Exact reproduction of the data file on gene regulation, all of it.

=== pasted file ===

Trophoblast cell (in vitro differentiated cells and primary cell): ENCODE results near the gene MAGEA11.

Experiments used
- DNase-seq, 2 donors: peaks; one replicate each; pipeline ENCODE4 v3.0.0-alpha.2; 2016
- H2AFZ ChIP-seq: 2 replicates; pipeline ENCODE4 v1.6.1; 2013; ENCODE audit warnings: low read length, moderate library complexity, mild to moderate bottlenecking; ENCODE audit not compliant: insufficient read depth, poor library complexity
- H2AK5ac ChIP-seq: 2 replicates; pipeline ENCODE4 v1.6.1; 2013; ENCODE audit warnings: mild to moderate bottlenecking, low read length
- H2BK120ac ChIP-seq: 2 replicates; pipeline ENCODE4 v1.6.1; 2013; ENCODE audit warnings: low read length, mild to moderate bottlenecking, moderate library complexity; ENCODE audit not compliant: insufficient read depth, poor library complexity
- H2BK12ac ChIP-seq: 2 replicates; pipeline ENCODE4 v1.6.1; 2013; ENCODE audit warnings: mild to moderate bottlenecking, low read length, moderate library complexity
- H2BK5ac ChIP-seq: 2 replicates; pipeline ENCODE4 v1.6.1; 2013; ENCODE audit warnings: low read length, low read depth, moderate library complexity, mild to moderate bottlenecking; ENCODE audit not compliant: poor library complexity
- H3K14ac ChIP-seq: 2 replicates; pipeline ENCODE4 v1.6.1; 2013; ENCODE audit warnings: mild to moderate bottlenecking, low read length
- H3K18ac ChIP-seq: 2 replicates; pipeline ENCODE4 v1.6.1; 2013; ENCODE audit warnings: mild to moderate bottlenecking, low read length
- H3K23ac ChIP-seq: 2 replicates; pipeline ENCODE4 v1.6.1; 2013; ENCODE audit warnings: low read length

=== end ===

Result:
Trophoblast cell (in vitro differentiated cells and primary cell): ENCODE results near the gene MAGEA11.

Experiments used
- DNase-seq, 2 donors: peaks; one replicate each; pipeline ENCODE4 v3.0.0-alpha.2; 2016
- H2AFZ ChIP-seq: 2 replicates; pipeline ENCODE4 v1.6.1; 2013; ENCODE audit warnings: low read length, moderate library complexity, mild to moderate bottlenecking; ENCODE audit not compliant: insufficient read depth, poor library complexity
- H2AK5ac ChIP-seq: 2 replicates; pipeline ENCODE4 v1.6.1; 2013; ENCODE audit warnings: mild to moderate bottlenecking, low read length
- H2BK120ac ChIP-seq: 2 replicates; pipeline ENCODE4 v1.6.1; 2013; ENCODE audit warnings: low read length, mild to moderate bottlenecking, moderate library complexity; ENCODE audit not compliant: insufficient read depth, poor library complexity
- H2BK12ac ChIP-seq: 2 replicates; pipeline ENCODE4 v1.6.1; 2013; ENCODE audit warnings: mild to moderate bottlenecking, low read length, moderate library complexity
- H2BK5ac ChIP-seq: 2 replicates; pipeline ENCODE4 v1.6.1; 2013; ENCODE audit warnings: low read length, low read depth, moderate library complexity, mild to moderate bottlenecking; ENCODE audit not compliant: poor library complexity
- H3K14ac ChIP-seq: 2 replicates; pipeline ENCODE4 v1.6.1; 2013; ENCODE audit warnings: mild to moderate bottlenecking, low read length
- H3K18ac ChIP-seq: 2 replicates; pipeline ENCODE4 v1.6.1; 2013; ENCODE audit warnings: mild to moderate bottlenecking, low read length
- H3K23ac ChIP-seq: 2 replicates; pipeline ENCODE4 v1.6.1; 2013; ENCODE audit warnings: low read length